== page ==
After April 2021, the central bank’s preferred rate shows very low annual inflation

The Federal Reserve’s preferred rate of inflation cooled more than expected in May, a reassuring sign that the central bank may not need to raise interest rates much in the fight against red-hot prices.

The core personal-consumption expenditure price index, also known as the core PCE deflator, rose 0.3% in May, down from 0.4% in April and below expectations of 0.4% among economists surveyed by FactSet.

Headline PCE, which includes more volatile food and energy prices, rose just 0.1% from 0.4% in April, in line with economists’ expectations. Headline PCE rose 3.8% year-on-year, up from 4.4% in April, and in line with expectations. The core PCE deflator rose 4.6% year-on-year, up from 4.7% in April and below expectations for 4.7% growth.

The release will rattle investors’ nerves about how aggressive the central bank will be this year in tightening monetary conditions. After 10 consecutive interest rate hikes since March 2022, the central bank pressed the pause button in June, but has warned that further hikes may be needed to bring inflation under control.

Traders have been ramping up their rate hikes in July and September – spurred by strong economic data and recent comments from Federal Reserve Chairman Jerome Powell – but some of those hikes were canceled on Friday. The odds of a rate hike in July fell to 87% from 89% a day earlier, with odds on rates rising steadily to 13% from 11%, according to the CME FedWatch tool that tracks federal-fund futures. Thursday.

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The immediate market reaction was, to say the least, positive. Monitor the future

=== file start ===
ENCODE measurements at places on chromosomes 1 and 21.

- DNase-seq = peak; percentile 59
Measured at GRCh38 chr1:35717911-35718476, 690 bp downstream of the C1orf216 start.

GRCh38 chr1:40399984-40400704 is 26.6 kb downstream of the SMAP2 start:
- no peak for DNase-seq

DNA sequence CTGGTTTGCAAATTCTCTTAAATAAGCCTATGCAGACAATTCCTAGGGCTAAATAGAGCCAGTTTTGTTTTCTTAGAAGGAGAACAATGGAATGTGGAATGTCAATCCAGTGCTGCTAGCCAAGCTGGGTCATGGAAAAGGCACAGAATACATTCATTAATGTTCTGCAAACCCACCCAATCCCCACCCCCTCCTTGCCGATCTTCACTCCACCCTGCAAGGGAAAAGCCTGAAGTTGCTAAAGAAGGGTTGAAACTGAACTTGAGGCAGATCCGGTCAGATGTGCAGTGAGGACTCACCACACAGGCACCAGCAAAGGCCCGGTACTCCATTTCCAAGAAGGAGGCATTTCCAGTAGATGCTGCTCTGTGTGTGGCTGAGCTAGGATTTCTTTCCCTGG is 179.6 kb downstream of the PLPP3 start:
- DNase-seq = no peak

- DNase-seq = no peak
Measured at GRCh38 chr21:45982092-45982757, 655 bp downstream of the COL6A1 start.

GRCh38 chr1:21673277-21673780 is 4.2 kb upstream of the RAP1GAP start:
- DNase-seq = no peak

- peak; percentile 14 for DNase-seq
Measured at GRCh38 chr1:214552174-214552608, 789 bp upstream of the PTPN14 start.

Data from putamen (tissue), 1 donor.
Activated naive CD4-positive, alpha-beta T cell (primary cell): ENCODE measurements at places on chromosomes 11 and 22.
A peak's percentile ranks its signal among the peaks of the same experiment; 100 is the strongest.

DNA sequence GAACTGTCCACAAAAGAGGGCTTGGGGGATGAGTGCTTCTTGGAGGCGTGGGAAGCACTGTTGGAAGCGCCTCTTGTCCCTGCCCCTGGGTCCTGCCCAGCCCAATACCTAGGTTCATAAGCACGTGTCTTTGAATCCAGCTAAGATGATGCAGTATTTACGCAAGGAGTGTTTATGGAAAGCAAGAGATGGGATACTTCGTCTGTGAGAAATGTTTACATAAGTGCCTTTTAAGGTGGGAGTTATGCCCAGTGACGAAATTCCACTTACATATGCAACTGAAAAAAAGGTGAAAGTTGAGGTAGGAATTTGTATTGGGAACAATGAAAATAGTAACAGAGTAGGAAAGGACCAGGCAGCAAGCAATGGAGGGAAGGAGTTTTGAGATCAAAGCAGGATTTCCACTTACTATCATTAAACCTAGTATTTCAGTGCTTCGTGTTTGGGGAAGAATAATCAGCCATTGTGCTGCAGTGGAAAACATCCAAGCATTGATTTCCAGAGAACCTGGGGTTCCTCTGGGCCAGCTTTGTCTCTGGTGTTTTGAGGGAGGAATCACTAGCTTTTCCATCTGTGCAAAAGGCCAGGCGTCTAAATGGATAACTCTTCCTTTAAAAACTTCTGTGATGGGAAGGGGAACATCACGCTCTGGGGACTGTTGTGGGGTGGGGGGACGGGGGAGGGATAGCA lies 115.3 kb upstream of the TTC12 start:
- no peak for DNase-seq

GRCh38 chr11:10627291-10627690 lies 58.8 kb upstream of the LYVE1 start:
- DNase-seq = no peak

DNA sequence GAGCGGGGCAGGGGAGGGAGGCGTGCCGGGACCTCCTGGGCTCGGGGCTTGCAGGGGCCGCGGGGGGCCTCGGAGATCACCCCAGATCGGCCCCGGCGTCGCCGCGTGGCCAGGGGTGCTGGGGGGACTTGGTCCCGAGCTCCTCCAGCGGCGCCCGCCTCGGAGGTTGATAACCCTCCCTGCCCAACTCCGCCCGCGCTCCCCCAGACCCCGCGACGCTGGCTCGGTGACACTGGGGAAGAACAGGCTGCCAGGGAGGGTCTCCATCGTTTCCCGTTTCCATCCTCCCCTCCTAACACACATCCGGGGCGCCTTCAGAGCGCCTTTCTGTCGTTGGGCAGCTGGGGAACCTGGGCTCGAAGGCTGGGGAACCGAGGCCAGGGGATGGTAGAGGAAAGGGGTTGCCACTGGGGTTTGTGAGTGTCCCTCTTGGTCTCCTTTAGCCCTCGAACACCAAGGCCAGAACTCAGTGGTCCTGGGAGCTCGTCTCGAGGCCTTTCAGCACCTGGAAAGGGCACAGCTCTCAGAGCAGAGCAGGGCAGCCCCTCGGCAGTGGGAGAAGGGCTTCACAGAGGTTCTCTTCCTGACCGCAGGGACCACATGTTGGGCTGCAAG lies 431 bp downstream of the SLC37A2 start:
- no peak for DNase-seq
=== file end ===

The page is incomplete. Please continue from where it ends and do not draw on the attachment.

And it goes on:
Dow Jones Industrial Average

An advance of 150 points, or 0.5%, extended gains ahead of the data release.


S&P 500

Futures rose 0.6%.

“While the immediate reaction in equity markets is positive, stubborn core inflation is poised to push 10-year and two-year yields higher,” said Quincy Crosby, strategist at LBL Financial. “The report confirms the July 26 rate hike as Jerome Powell had warned.”

On an annualized basis, core PCE of 3.8% is now the lowest level since April 2021—a sign of how much inflation has fallen since that measure was 7% in June 2022. However, inflation remains above the central bank’s target of 2%. target.

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“Right now, the Fed’s job is unclear. They may not be done with rake hikes, maybe they don’t have much work,” said George Mateo, chief investment officer at Key Private Bank. “Next week’s June employment report will be the next key data point to assess and the Fed’s It could be a key indicator in deciding the next move.”

Write to Jack Denton at [email protected]

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